July 30, 2015
READ: Luke 2:21-35
I have seen your salvation (v.30).
In 2003 the Crafton family—dad, mum, two daughters and a son—sold their home and possessions and set out on a sailing voyage in which they travelled 30,000 miles over 83 months. The family says the experience, something not practical or possible for most of us, drew them closer together and made their lives feel more open and spacious. Before setting sail, parents Tom and Kathleen realised that their successful careers and two houses, though providing the external symbols of success, weren’t making for the life they desired. So they headed for open waters.
After Jesus was born, Mary and Joseph took Him to the temple in Jerusalem to be dedicated to God—a traditional firstborn ritual for all Jewish families (Luke 2:22). An old man named Simeon met them at the temple, for he had eagerly waited “for the Messiah to come and rescue Israel” (v.25). When Simeon saw Jesus, he exclaimed with joy, “I have seen [the Sovereign Lord’s] salvation” (v.30).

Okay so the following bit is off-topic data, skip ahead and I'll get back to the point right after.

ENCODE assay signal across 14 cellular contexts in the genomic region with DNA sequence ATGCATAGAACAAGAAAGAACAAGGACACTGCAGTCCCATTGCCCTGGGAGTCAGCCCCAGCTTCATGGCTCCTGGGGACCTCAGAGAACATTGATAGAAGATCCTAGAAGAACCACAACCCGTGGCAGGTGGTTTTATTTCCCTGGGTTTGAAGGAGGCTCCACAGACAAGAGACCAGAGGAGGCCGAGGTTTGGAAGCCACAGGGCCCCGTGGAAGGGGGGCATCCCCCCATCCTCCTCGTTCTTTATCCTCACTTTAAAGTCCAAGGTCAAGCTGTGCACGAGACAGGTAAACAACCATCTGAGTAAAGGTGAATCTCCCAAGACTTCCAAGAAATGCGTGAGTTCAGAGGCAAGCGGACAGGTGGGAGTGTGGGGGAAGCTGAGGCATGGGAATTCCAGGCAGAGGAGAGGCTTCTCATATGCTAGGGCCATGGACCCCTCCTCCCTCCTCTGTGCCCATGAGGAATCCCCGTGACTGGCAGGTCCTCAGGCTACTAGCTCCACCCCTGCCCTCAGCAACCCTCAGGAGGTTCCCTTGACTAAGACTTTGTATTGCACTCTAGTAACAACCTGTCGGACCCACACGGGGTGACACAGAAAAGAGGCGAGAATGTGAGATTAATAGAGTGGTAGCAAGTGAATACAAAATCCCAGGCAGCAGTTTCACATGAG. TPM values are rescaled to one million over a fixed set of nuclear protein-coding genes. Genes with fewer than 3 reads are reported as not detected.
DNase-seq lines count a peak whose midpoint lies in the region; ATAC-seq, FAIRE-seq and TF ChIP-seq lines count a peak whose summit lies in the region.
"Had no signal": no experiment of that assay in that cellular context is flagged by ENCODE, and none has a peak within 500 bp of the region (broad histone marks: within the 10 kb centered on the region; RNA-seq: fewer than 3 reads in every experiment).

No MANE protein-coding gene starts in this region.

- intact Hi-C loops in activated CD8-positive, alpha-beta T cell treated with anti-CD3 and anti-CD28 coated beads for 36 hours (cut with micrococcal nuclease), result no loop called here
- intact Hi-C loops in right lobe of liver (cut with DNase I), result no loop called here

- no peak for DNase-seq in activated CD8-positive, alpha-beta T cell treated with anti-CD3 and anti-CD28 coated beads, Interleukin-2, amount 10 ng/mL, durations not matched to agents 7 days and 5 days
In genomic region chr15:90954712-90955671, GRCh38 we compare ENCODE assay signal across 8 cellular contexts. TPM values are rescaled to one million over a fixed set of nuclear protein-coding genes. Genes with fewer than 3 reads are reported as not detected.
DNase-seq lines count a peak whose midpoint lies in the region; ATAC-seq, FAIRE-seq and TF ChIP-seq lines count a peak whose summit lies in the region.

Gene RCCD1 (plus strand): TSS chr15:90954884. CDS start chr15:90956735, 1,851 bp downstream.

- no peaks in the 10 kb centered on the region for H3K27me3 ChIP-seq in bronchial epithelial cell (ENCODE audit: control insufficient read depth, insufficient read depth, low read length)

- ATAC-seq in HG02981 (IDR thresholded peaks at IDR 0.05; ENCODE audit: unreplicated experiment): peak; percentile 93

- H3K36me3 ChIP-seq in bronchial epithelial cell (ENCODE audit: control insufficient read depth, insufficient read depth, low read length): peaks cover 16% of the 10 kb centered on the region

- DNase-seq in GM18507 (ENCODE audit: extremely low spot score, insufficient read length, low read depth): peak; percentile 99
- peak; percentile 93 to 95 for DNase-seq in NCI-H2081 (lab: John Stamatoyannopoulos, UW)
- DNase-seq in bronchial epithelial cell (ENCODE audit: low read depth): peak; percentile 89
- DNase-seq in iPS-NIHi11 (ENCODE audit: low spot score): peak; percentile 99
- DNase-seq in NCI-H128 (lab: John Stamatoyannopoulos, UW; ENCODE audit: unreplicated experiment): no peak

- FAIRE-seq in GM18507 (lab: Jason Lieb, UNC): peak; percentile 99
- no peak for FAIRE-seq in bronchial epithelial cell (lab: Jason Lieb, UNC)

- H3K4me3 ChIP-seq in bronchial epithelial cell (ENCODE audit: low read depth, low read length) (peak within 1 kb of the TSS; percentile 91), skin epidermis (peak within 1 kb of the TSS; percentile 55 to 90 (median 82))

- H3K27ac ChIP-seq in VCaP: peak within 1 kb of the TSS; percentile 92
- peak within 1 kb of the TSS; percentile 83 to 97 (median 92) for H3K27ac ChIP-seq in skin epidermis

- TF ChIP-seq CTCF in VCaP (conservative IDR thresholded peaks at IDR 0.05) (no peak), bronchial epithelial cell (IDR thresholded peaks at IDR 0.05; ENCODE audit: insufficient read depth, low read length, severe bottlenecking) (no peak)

The Hebrew root word for salvation carries the meaning of “roominess”. Salvation is the place where we can breathe free again. It means stepping out from the dark corners and into the sunlit meadows . . . to blue skies where everything’s possible, everything has been made free. Salvation provides spaciousness.
God’s spacious salvation is so vast that it includes the entire world, for it’s available to “all people” (v.31). When God invites us to receive salvation, He invites us to be made free, to truly live, to embrace His spacious life. Some may think that life with Him is crampt and filled with confining rules and commands. But they’re wrong. Life within God’s salvation is wide open and free by His design.
365-day-plan: John 8:21-59
Read Acts 13:44-52, keeping in mind the idea of salvation as spaciousness.
How have you been tempted to view salvation as something that restricts rather than makes your life more spacious? Where do you need to apply the reality of God’s spacious salvation today?